A Brill Calendar: December 1
The Maiden Voyage of the Kaiyo Maru
Few nations have based their existence on self-imposed, carefully maintained isolation. Japan, Empire of the Rising Sun, used to be a unique example of this trust in self-sufficiency.
However in 1609 the Japanese emperor granted the Dutch East India Company exclusive rights to act as intermediary with the rest of the planet. This bi-lateral arrangement functioned adequately during more than two centuries, during which the West saw Japan (in the main) through Dutch eyes; eyes that were intent on generating commercial profit, hardly on changing policies of Japanese officials. Innate inquisitiveness about Japan and its people was confined to the cultural horizons of individual VOC employees. It all changed suddenly when this ‘splendid isolation’ was broken by the United States of America, Japan’s eastern neighbour across the Pacific; by their convincing threats coupled with maritime might in 1853 & 1854.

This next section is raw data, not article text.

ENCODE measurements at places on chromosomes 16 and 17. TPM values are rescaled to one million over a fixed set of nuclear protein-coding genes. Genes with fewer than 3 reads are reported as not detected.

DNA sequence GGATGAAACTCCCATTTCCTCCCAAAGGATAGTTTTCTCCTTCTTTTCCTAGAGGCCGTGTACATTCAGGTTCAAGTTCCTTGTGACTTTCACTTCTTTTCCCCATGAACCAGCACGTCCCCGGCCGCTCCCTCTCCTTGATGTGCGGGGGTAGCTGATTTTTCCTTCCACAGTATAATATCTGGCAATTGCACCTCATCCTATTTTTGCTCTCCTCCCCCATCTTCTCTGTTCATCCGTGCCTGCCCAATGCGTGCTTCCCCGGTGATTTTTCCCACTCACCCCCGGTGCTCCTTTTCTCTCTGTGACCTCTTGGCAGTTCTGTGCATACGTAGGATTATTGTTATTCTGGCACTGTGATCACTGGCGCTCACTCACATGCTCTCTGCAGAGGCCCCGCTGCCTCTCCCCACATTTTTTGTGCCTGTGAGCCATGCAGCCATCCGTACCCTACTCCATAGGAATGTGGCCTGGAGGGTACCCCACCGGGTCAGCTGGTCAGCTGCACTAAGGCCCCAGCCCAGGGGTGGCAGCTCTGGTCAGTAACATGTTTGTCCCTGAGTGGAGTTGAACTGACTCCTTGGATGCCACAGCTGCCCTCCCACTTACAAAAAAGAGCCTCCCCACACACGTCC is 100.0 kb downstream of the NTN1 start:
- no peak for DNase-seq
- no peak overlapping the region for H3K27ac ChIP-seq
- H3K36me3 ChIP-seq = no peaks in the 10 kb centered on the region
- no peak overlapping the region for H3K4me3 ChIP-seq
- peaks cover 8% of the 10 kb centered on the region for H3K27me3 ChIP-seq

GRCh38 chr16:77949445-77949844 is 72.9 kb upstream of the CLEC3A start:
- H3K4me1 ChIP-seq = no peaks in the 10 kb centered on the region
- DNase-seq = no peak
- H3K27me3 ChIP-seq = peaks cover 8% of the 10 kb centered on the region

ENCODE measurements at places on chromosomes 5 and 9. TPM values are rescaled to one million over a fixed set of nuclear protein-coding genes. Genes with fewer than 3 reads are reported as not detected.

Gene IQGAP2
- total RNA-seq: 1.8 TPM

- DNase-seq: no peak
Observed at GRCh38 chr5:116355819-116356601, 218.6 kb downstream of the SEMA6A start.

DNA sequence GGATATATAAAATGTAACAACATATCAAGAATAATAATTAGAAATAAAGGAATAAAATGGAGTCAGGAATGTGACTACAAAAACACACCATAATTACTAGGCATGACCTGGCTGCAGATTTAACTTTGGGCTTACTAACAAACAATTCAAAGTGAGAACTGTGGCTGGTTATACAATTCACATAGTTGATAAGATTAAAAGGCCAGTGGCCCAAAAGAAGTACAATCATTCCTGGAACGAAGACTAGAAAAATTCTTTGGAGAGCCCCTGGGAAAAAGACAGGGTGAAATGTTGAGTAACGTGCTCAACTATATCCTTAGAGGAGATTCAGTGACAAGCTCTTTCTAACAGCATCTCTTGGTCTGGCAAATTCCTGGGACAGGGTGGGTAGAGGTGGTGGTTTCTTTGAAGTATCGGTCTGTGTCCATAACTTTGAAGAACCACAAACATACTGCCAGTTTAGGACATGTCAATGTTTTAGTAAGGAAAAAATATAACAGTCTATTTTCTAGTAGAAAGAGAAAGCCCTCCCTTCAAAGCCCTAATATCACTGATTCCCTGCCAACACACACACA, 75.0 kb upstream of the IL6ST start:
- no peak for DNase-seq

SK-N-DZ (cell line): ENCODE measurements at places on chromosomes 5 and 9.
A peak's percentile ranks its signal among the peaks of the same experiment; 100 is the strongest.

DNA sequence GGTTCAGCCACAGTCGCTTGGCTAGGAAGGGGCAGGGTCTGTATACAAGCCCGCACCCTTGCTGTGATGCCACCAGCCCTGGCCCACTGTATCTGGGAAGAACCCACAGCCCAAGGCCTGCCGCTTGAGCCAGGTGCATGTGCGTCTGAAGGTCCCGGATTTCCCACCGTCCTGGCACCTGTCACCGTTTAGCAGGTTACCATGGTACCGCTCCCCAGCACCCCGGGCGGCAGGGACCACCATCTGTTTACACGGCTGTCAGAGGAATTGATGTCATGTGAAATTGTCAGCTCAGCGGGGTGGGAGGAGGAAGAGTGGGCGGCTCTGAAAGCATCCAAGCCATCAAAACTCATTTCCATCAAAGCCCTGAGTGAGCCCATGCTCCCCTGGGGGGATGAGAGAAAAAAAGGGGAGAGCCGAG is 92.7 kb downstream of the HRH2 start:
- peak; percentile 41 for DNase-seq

It is seldom in the history of military mimicry that a new ‘modus operandi’ was so quickly implemented by a nation state. In 1862 Japanese government commissioned the Dutch Trading Company NHM – successor of the bankrupt VOC – to build a state-of-the-art steam-powered frigate in Holland. Soon a Japanese delegation arrived in Europe to monitor construction and learn from it. The brand-new ‘Kaiyo Maru’ departed from Dordrecht, where she was built, for her maiden-trip to Japan on December 1, 1866: only a few men in her crew had been born & bred outside that city.
Throughout these months the city of Leyden functioned as the delegation’s ‘pied-à-terre’, with Professor Hoffmann, first Japanologist in the West, acting as host. Less then forty years later, Japan became the first Asian Empire to inflict naval defeat on a European one, Tsarist Russia.
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2013, April 11